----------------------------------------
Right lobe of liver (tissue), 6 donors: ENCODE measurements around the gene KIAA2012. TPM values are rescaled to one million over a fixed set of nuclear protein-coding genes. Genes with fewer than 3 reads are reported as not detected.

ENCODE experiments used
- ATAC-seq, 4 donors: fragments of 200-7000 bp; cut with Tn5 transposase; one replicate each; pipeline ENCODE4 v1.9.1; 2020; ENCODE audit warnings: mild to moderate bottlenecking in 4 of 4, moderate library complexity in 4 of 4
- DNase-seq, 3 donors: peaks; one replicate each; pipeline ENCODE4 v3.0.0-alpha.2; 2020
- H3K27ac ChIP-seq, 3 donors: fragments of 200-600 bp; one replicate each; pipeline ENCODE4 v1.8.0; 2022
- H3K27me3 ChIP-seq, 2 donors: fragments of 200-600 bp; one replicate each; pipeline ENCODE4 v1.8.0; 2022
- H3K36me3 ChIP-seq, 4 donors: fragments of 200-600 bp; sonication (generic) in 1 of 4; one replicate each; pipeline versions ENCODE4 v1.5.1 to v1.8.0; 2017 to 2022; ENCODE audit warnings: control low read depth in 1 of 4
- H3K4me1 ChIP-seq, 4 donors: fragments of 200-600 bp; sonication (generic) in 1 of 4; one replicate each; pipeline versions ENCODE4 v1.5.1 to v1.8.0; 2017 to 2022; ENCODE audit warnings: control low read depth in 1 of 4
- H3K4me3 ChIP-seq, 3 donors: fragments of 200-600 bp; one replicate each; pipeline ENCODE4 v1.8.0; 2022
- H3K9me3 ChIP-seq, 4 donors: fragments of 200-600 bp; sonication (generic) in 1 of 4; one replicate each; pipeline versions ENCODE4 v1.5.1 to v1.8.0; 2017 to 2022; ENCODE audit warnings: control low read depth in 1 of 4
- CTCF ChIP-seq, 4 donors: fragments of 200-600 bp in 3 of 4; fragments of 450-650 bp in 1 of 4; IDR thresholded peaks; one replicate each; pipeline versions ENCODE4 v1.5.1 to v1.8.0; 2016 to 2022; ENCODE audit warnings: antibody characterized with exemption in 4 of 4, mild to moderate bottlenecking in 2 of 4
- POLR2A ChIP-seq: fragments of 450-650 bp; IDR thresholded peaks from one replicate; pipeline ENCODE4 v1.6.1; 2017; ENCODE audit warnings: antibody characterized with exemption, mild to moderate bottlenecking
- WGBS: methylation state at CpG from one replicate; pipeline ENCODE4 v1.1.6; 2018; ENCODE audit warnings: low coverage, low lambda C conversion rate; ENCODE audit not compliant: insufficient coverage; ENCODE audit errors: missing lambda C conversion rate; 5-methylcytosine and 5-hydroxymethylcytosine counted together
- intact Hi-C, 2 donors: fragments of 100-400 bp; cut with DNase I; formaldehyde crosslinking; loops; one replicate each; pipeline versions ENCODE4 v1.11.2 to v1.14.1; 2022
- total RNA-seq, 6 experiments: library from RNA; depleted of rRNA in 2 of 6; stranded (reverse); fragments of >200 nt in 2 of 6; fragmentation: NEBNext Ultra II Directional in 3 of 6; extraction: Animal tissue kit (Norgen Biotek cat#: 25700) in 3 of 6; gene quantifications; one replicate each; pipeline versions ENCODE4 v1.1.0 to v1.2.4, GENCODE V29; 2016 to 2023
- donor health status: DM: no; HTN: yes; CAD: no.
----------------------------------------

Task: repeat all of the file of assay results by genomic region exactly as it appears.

Right lobe of liver (tissue), 6 donors: ENCODE measurements around the gene KIAA2012. TPM values are rescaled to one million over a fixed set of nuclear protein-coding genes. Genes with fewer than 3 reads are reported as not detected.

ENCODE experiments used
- ATAC-seq, 4 donors: fragments of 200-7000 bp; cut with Tn5 transposase; one replicate each; pipeline ENCODE4 v1.9.1; 2020; ENCODE audit warnings: mild to moderate bottlenecking in 4 of 4, moderate library complexity in 4 of 4
- DNase-seq, 3 donors: peaks; one replicate each; pipeline ENCODE4 v3.0.0-alpha.2; 2020
- H3K27ac ChIP-seq, 3 donors: fragments of 200-600 bp; one replicate each; pipeline ENCODE4 v1.8.0; 2022
- H3K27me3 ChIP-seq, 2 donors: fragments of 200-600 bp; one replicate each; pipeline ENCODE4 v1.8.0; 2022
- H3K36me3 ChIP-seq, 4 donors: fragments of 200-600 bp; sonication (generic) in 1 of 4; one replicate each; pipeline versions ENCODE4 v1.5.1 to v1.8.0; 2017 to 2022; ENCODE audit warnings: control low read depth in 1 of 4
- H3K4me1 ChIP-seq, 4 donors: fragments of 200-600 bp; sonication (generic) in 1 of 4; one replicate each; pipeline versions ENCODE4 v1.5.1 to v1.8.0; 2017 to 2022; ENCODE audit warnings: control low read depth in 1 of 4
- H3K4me3 ChIP-seq, 3 donors: fragments of 200-600 bp; one replicate each; pipeline ENCODE4 v1.8.0; 2022
- H3K9me3 ChIP-seq, 4 donors: fragments of 200-600 bp; sonication (generic) in 1 of 4; one replicate each; pipeline versions ENCODE4 v1.5.1 to v1.8.0; 2017 to 2022; ENCODE audit warnings: control low read depth in 1 of 4
- CTCF ChIP-seq, 4 donors: fragments of 200-600 bp in 3 of 4; fragments of 450-650 bp in 1 of 4; IDR thresholded peaks; one replicate each; pipeline versions ENCODE4 v1.5.1 to v1.8.0; 2016 to 2022; ENCODE audit warnings: antibody characterized with exemption in 4 of 4, mild to moderate bottlenecking in 2 of 4
- POLR2A ChIP-seq: fragments of 450-650 bp; IDR thresholded peaks from one replicate; pipeline ENCODE4 v1.6.1; 2017; ENCODE audit warnings: antibody characterized with exemption, mild to moderate bottlenecking
- WGBS: methylation state at CpG from one replicate; pipeline ENCODE4 v1.1.6; 2018; ENCODE audit warnings: low coverage, low lambda C conversion rate; ENCODE audit not compliant: insufficient coverage; ENCODE audit errors: missing lambda C conversion rate; 5-methylcytosine and 5-hydroxymethylcytosine counted together
- intact Hi-C, 2 donors: fragments of 100-400 bp; cut with DNase I; formaldehyde crosslinking; loops; one replicate each; pipeline versions ENCODE4 v1.11.2 to v1.14.1; 2022
- total RNA-seq, 6 experiments: library from RNA; depleted of rRNA in 2 of 6; stranded (reverse); fragments of >200 nt in 2 of 6; fragmentation: NEBNext Ultra II Directional in 3 of 6; extraction: Animal tissue kit (Norgen Biotek cat#: 25700) in 3 of 6; gene quantifications; one replicate each; pipeline versions ENCODE4 v1.1.0 to v1.2.4, GENCODE V29; 2016 to 2023
- donor health status: DM: no; HTN: yes; CAD: no.